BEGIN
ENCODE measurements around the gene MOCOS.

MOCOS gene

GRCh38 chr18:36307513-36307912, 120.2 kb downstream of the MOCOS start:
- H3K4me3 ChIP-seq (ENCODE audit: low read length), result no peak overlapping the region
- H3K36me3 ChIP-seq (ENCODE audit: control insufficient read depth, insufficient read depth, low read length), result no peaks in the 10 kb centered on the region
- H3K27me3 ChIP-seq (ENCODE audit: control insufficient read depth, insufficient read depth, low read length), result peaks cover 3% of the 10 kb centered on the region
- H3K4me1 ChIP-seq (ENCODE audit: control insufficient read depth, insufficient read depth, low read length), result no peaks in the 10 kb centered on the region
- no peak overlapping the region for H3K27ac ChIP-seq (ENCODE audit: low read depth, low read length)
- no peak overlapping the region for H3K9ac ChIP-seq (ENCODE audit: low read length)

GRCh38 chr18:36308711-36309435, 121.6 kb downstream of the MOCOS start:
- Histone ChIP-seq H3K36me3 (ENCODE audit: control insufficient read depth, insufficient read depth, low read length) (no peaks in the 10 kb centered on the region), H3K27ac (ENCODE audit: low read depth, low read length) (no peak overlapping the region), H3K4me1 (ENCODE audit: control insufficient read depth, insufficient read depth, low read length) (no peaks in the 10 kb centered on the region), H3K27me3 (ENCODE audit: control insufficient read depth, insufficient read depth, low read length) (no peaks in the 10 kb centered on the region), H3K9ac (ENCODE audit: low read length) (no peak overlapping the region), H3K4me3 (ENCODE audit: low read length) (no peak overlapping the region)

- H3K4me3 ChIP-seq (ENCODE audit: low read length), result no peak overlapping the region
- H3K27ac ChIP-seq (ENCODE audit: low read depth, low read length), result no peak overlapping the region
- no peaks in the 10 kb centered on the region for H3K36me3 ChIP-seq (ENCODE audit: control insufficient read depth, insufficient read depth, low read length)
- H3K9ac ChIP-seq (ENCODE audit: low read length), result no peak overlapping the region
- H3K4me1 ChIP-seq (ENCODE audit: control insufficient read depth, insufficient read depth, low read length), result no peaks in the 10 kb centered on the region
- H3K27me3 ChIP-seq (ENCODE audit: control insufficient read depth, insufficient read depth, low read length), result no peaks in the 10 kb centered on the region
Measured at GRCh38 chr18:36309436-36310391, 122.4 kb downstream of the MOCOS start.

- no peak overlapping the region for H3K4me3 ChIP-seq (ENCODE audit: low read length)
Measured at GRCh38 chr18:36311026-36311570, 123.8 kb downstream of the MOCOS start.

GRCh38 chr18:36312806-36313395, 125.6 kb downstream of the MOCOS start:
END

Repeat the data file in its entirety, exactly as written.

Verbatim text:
ENCODE measurements around the gene MOCOS.

MOCOS gene

GRCh38 chr18:36307513-36307912, 120.2 kb downstream of the MOCOS start:
- H3K4me3 ChIP-seq (ENCODE audit: low read length), result no peak overlapping the region
- H3K36me3 ChIP-seq (ENCODE audit: control insufficient read depth, insufficient read depth, low read length), result no peaks in the 10 kb centered on the region
- H3K27me3 ChIP-seq (ENCODE audit: control insufficient read depth, insufficient read depth, low read length), result peaks cover 3% of the 10 kb centered on the region
- H3K4me1 ChIP-seq (ENCODE audit: control insufficient read depth, insufficient read depth, low read length), result no peaks in the 10 kb centered on the region
- no peak overlapping the region for H3K27ac ChIP-seq (ENCODE audit: low read depth, low read length)
- no peak overlapping the region for H3K9ac ChIP-seq (ENCODE audit: low read length)

GRCh38 chr18:36308711-36309435, 121.6 kb downstream of the MOCOS start:
- Histone ChIP-seq H3K36me3 (ENCODE audit: control insufficient read depth, insufficient read depth, low read length) (no peaks in the 10 kb centered on the region), H3K27ac (ENCODE audit: low read depth, low read length) (no peak overlapping the region), H3K4me1 (ENCODE audit: control insufficient read depth, insufficient read depth, low read length) (no peaks in the 10 kb centered on the region), H3K27me3 (ENCODE audit: control insufficient read depth, insufficient read depth, low read length) (no peaks in the 10 kb centered on the region), H3K9ac (ENCODE audit: low read length) (no peak overlapping the region), H3K4me3 (ENCODE audit: low read length) (no peak overlapping the region)

- H3K4me3 ChIP-seq (ENCODE audit: low read length), result no peak overlapping the region
- H3K27ac ChIP-seq (ENCODE audit: low read depth, low read length), result no peak overlapping the region
- no peaks in the 10 kb centered on the region for H3K36me3 ChIP-seq (ENCODE audit: control insufficient read depth, insufficient read depth, low read length)
- H3K9ac ChIP-seq (ENCODE audit: low read length), result no peak overlapping the region
- H3K4me1 ChIP-seq (ENCODE audit: control insufficient read depth, insufficient read depth, low read length), result no peaks in the 10 kb centered on the region
- H3K27me3 ChIP-seq (ENCODE audit: control insufficient read depth, insufficient read depth, low read length), result no peaks in the 10 kb centered on the region
Measured at GRCh38 chr18:36309436-36310391, 122.4 kb downstream of the MOCOS start.

- no peak overlapping the region for H3K4me3 ChIP-seq (ENCODE audit: low read length)
Measured at GRCh38 chr18:36311026-36311570, 123.8 kb downstream of the MOCOS start.

GRCh38 chr18:36312806-36313395, 125.6 kb downstream of the MOCOS start: